An overnight blaze at the main market in Mali's capital Bamako destroyed around 2,000 shops, causing millions of dollars in damage as fire crews struggled to access the site and hydrants malfunctioned, residents and fire officials said on Friday.
No one was killed or injured in the fire at the market, known as the Marche Rose, or pink market, officials said. Authorities were alerted just before midnight on Thursday but have yet to determine the fire's cause.
"Once on the scene, we faced difficulties including access. There are no access roads into the market. Then the market's fire hydrants were not connected to a water supply," fire brigade commander Adama B. Diarra told Reuters.
Speaking on state-owned radio, Mali's Prime Minister Oumar Tatam Ly indicated a failure to respect the country's fire safety code had hindered efforts to contain the blaze.
"Armoured vehicles from the gendarmes had to be called in to free up access and allow the firemen to do their job. The market was totally blocked," he said.
Market fires are a relatively common occurrence in West Africa. The Marche Rose was the fourth Bamako market to catch fire in the past six months. The city's kola nut market burned to the ground this month.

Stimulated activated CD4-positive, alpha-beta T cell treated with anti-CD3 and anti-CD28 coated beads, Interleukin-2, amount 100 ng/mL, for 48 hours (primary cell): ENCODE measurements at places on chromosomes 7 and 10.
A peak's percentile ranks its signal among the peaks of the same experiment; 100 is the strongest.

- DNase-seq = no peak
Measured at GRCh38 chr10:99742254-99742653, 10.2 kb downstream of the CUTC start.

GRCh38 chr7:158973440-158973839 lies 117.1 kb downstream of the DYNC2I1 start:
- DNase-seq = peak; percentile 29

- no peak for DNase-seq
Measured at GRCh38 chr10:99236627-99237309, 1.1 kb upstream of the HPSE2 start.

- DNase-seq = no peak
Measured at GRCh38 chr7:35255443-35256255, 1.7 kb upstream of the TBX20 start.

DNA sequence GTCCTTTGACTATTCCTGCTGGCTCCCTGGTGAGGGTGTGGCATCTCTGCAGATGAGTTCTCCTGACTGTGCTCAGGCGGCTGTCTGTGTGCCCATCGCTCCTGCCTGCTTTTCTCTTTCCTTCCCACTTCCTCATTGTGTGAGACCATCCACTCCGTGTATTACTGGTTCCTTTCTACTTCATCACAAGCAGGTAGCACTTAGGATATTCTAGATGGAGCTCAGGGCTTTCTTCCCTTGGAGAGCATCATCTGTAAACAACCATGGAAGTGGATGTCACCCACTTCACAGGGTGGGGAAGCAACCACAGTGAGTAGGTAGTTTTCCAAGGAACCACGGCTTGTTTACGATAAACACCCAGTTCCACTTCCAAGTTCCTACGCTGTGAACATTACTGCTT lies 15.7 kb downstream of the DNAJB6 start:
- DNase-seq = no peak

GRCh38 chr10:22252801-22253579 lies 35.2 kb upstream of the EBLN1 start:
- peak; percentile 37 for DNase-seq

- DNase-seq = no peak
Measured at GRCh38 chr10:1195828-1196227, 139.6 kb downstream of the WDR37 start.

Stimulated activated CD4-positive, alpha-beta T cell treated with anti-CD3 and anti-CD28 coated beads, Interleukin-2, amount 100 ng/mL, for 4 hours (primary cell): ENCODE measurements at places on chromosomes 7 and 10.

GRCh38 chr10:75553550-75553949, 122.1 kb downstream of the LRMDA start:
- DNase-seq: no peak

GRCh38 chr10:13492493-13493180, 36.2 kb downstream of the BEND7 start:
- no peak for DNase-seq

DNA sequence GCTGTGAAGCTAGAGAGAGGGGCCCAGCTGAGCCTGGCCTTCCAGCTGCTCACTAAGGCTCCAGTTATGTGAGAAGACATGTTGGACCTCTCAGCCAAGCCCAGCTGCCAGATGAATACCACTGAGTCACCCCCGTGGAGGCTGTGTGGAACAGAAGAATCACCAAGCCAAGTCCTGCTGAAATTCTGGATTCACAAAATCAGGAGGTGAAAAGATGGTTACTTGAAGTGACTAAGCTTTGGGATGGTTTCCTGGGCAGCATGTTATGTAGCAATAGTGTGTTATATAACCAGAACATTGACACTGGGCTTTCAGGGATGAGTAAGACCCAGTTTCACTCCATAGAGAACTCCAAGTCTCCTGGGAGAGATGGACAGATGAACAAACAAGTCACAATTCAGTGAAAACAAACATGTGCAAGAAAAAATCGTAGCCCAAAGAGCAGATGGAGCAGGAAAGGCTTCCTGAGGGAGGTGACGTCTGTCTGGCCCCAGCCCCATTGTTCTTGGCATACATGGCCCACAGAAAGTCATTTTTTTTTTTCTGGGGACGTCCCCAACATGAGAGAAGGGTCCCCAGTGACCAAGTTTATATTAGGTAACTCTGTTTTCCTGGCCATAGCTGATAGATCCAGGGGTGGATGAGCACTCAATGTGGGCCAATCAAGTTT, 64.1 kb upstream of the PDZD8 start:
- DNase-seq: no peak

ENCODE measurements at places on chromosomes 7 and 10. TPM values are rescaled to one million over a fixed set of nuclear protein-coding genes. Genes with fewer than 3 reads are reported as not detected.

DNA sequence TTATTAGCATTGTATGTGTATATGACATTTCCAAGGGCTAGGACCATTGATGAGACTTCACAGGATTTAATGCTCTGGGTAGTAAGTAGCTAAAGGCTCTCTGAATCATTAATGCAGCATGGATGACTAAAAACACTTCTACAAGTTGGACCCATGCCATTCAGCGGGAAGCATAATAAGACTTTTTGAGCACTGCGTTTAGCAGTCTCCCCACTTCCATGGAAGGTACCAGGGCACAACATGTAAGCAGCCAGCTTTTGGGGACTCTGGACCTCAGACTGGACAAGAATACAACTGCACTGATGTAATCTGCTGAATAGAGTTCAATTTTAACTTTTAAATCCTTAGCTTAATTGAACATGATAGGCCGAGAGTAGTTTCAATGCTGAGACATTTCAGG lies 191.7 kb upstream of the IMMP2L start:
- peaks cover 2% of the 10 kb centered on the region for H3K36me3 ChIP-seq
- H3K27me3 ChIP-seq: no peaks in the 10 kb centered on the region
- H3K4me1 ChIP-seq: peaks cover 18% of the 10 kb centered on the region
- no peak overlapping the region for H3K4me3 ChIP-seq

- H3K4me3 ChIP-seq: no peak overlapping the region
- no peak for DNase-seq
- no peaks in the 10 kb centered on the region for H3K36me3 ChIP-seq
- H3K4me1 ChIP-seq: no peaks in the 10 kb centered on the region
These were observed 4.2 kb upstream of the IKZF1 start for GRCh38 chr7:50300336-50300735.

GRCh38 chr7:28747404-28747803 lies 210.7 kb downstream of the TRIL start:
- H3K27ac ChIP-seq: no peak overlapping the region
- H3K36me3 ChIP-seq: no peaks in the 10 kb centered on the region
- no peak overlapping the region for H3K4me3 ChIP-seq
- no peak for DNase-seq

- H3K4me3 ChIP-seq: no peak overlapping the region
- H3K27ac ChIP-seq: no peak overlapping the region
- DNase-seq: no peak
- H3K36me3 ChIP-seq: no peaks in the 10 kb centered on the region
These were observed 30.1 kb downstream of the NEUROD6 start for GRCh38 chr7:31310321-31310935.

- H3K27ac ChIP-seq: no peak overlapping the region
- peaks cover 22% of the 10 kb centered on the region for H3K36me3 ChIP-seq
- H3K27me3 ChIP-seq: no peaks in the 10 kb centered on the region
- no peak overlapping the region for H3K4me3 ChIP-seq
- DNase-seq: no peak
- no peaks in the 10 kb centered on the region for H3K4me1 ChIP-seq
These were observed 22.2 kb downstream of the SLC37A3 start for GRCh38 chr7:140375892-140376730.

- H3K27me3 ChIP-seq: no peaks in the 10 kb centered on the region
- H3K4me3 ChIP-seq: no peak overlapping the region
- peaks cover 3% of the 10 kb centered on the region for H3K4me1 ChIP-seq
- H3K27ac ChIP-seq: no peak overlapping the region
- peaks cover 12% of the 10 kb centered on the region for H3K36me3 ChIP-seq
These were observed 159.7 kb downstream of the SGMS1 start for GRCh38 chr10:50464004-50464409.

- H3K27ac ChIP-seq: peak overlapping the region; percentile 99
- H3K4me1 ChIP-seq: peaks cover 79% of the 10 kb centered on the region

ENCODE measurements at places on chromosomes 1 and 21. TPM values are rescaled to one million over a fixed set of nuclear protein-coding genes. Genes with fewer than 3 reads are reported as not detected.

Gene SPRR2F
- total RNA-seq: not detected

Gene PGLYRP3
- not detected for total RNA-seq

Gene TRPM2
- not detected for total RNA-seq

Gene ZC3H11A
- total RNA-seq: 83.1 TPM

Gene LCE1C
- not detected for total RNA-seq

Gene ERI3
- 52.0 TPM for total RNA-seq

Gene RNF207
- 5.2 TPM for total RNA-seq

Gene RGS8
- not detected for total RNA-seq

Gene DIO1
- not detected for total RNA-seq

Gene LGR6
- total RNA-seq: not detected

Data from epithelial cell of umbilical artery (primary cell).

Local merchants told Reuters they suspected an electrical short-circuit may have been to blame.
"It doesn't surprise us ... There are electric wires everywhere," Sadian Mariko, a senior member of the market's merchants' syndicate said.
"Nearly all the shops have burned. I don't have an exact figure, but there are more than 2,000 shops. The losses are in the billions (of CFA francs)," he said.
Mali is recovering from several years of crisis marked by a rebellion in the north, a military coup and the occupation of the northern two-thirds of the country by Islamist militants, who were driven out by a French intervention last year.
With international financial backing, the government of President Ibrahim Boubacar Keita, elected last year, is seeking to restore economic growth and rebuild the arid West African nation.
(Reporting by Tiemoko Diallo; Writing by Joe Bavier; Editing by * Daniel Flynn and Sophie Hares)